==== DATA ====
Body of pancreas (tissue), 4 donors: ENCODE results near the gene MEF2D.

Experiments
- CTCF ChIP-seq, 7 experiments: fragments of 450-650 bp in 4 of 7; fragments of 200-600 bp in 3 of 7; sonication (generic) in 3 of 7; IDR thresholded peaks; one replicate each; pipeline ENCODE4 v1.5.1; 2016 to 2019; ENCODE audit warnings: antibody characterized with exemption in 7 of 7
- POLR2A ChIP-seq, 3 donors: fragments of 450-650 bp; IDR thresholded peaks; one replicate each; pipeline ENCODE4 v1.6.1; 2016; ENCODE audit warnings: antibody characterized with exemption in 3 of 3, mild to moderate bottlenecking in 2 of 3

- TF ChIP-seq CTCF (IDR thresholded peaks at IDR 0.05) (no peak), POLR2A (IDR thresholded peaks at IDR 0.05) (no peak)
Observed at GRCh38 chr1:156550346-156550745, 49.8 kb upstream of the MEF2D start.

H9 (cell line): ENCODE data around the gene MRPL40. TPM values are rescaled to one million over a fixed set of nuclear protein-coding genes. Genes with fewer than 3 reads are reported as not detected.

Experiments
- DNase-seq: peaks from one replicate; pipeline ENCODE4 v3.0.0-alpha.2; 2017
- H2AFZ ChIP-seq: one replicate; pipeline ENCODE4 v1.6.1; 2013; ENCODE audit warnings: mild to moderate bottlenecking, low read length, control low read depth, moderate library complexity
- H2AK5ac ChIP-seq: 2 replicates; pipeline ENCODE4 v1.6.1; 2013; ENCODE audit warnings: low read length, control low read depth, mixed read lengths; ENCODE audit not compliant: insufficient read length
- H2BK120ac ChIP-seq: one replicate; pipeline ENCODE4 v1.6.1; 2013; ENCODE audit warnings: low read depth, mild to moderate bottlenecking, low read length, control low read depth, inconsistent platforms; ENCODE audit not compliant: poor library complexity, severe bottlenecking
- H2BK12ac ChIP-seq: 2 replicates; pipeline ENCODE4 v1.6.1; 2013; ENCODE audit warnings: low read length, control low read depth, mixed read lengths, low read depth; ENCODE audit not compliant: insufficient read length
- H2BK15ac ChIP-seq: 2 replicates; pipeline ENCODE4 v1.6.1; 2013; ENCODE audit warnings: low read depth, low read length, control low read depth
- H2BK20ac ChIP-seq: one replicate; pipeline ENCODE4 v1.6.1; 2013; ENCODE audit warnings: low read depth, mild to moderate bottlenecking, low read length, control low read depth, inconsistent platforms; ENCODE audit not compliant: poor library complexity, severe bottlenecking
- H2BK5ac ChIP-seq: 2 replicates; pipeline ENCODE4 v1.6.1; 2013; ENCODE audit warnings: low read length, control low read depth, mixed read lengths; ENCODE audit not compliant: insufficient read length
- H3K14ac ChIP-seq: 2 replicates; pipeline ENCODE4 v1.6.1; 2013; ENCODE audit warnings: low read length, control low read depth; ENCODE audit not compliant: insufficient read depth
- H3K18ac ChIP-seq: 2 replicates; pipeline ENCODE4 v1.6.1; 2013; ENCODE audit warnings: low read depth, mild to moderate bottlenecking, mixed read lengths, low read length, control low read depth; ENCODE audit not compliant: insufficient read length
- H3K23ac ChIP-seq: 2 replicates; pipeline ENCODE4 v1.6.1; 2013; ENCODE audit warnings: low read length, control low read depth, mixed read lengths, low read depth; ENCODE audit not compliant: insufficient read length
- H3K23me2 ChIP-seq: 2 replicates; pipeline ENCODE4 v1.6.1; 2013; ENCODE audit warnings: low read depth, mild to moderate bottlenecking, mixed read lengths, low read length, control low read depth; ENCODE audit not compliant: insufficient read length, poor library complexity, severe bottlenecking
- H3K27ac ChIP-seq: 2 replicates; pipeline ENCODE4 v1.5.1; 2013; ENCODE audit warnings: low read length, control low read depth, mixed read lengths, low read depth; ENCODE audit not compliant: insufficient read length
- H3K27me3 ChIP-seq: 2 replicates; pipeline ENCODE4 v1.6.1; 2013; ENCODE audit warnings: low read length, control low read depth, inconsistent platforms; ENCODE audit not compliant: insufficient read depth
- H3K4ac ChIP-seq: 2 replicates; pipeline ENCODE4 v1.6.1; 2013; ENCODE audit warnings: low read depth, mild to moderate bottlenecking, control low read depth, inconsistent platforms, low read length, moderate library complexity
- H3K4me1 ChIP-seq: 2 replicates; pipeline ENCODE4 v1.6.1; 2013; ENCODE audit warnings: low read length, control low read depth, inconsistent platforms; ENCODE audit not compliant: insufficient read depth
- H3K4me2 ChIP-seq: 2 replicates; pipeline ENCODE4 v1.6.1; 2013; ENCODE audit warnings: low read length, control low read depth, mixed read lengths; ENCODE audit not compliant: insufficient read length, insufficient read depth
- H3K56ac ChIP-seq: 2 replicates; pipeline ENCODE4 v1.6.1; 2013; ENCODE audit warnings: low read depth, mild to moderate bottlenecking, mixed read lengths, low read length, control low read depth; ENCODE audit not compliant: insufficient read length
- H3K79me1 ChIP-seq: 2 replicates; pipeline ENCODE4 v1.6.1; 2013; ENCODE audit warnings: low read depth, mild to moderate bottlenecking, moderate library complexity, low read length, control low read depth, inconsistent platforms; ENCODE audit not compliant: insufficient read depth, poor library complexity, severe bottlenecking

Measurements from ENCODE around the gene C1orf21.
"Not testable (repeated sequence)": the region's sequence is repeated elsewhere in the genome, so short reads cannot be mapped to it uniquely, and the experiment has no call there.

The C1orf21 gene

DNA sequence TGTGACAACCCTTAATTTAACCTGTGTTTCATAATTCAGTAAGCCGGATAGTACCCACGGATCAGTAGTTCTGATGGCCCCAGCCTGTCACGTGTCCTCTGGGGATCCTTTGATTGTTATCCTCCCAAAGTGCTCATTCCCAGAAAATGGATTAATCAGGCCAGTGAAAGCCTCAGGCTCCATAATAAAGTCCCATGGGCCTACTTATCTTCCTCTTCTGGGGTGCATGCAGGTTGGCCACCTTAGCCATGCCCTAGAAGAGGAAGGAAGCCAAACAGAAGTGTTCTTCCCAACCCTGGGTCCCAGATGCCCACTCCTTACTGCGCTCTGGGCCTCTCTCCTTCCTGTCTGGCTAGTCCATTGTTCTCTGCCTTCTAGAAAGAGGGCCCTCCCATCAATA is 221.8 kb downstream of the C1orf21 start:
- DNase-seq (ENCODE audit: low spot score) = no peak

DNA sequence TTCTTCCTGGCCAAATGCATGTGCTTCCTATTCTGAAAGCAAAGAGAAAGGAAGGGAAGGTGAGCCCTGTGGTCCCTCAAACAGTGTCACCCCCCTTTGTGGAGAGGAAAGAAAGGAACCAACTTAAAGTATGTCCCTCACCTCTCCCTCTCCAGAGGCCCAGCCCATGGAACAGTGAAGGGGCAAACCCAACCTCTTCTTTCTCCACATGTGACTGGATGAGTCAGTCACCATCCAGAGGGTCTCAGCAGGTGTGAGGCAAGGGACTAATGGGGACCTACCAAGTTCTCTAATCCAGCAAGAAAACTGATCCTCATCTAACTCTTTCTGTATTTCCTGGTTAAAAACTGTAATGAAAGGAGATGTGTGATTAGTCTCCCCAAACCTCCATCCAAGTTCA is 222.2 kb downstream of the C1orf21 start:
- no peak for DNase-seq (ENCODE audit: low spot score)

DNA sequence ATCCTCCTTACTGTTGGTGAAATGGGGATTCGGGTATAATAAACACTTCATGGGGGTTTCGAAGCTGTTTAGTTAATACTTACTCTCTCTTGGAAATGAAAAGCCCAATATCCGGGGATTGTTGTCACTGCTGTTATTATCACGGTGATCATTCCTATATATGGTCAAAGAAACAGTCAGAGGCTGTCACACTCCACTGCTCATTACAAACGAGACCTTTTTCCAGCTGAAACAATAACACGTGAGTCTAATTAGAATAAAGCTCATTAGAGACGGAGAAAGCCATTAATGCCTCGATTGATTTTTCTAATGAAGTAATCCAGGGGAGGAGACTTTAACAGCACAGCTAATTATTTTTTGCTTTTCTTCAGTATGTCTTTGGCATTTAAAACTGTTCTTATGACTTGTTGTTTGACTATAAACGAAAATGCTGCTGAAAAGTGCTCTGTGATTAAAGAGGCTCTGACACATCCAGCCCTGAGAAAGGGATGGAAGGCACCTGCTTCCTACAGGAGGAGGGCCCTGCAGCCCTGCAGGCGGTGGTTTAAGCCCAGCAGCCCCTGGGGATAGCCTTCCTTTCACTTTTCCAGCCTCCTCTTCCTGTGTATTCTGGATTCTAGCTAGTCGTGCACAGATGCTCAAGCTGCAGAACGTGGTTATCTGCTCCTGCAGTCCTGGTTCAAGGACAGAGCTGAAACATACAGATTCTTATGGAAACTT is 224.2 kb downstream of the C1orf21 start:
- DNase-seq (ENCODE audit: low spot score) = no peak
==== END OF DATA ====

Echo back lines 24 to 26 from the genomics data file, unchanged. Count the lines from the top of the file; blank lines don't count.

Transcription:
- H3K4me1 ChIP-seq: 2 replicates; pipeline ENCODE4 v1.6.1; 2013; ENCODE audit warnings: low read length, control low read depth, inconsistent platforms; ENCODE audit not compliant: insufficient read depth
- H3K4me2 ChIP-seq: 2 replicates; pipeline ENCODE4 v1.6.1; 2013; ENCODE audit warnings: low read length, control low read depth, mixed read lengths; ENCODE audit not compliant: insufficient read length, insufficient read depth
- H3K56ac ChIP-seq: 2 replicates; pipeline ENCODE4 v1.6.1; 2013; ENCODE audit warnings: low read depth, mild to moderate bottlenecking, mixed read lengths, low read length, control low read depth; ENCODE audit not compliant: insufficient read length